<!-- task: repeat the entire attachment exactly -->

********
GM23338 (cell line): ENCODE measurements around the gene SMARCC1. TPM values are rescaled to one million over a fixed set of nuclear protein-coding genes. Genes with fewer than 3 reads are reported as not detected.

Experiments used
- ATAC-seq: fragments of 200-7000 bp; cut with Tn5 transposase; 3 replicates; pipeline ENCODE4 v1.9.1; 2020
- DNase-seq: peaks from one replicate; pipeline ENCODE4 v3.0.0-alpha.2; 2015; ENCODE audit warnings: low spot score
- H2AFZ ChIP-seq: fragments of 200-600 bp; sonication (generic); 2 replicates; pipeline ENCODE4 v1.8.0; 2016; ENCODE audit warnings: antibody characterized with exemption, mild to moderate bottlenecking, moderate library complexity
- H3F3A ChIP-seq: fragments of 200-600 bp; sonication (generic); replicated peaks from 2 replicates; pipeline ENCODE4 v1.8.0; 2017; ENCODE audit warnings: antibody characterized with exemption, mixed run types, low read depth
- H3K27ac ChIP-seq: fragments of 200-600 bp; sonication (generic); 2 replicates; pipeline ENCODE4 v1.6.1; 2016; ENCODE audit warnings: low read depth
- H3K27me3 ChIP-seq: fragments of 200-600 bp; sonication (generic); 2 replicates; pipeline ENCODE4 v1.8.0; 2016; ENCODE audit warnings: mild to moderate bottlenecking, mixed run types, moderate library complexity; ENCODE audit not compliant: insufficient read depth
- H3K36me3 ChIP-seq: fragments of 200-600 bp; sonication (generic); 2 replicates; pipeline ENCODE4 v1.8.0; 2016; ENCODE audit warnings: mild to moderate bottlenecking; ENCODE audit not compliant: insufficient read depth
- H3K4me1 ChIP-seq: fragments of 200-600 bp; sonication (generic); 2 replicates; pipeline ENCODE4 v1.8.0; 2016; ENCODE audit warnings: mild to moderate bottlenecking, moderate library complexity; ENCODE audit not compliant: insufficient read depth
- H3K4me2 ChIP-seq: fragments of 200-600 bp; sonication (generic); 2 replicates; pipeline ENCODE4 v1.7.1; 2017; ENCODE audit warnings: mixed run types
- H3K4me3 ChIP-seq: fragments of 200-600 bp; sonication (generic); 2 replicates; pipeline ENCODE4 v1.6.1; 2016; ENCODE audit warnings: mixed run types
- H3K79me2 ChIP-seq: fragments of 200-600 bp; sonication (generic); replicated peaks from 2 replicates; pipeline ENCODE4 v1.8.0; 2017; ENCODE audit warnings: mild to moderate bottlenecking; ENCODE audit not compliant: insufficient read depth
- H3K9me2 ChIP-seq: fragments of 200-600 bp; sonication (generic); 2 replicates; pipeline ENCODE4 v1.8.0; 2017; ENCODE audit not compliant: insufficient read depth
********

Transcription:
GM23338 (cell line): ENCODE measurements around the gene SMARCC1. TPM values are rescaled to one million over a fixed set of nuclear protein-coding genes. Genes with fewer than 3 reads are reported as not detected.

Experiments used
- ATAC-seq: fragments of 200-7000 bp; cut with Tn5 transposase; 3 replicates; pipeline ENCODE4 v1.9.1; 2020
- DNase-seq: peaks from one replicate; pipeline ENCODE4 v3.0.0-alpha.2; 2015; ENCODE audit warnings: low spot score
- H2AFZ ChIP-seq: fragments of 200-600 bp; sonication (generic); 2 replicates; pipeline ENCODE4 v1.8.0; 2016; ENCODE audit warnings: antibody characterized with exemption, mild to moderate bottlenecking, moderate library complexity
- H3F3A ChIP-seq: fragments of 200-600 bp; sonication (generic); replicated peaks from 2 replicates; pipeline ENCODE4 v1.8.0; 2017; ENCODE audit warnings: antibody characterized with exemption, mixed run types, low read depth
- H3K27ac ChIP-seq: fragments of 200-600 bp; sonication (generic); 2 replicates; pipeline ENCODE4 v1.6.1; 2016; ENCODE audit warnings: low read depth
- H3K27me3 ChIP-seq: fragments of 200-600 bp; sonication (generic); 2 replicates; pipeline ENCODE4 v1.8.0; 2016; ENCODE audit warnings: mild to moderate bottlenecking, mixed run types, moderate library complexity; ENCODE audit not compliant: insufficient read depth
- H3K36me3 ChIP-seq: fragments of 200-600 bp; sonication (generic); 2 replicates; pipeline ENCODE4 v1.8.0; 2016; ENCODE audit warnings: mild to moderate bottlenecking; ENCODE audit not compliant: insufficient read depth
- H3K4me1 ChIP-seq: fragments of 200-600 bp; sonication (generic); 2 replicates; pipeline ENCODE4 v1.8.0; 2016; ENCODE audit warnings: mild to moderate bottlenecking, moderate library complexity; ENCODE audit not compliant: insufficient read depth
- H3K4me2 ChIP-seq: fragments of 200-600 bp; sonication (generic); 2 replicates; pipeline ENCODE4 v1.7.1; 2017; ENCODE audit warnings: mixed run types
- H3K4me3 ChIP-seq: fragments of 200-600 bp; sonication (generic); 2 replicates; pipeline ENCODE4 v1.6.1; 2016; ENCODE audit warnings: mixed run types
- H3K79me2 ChIP-seq: fragments of 200-600 bp; sonication (generic); replicated peaks from 2 replicates; pipeline ENCODE4 v1.8.0; 2017; ENCODE audit warnings: mild to moderate bottlenecking; ENCODE audit not compliant: insufficient read depth
- H3K9me2 ChIP-seq: fragments of 200-600 bp; sonication (generic); 2 replicates; pipeline ENCODE4 v1.8.0; 2017; ENCODE audit not compliant: insufficient read depth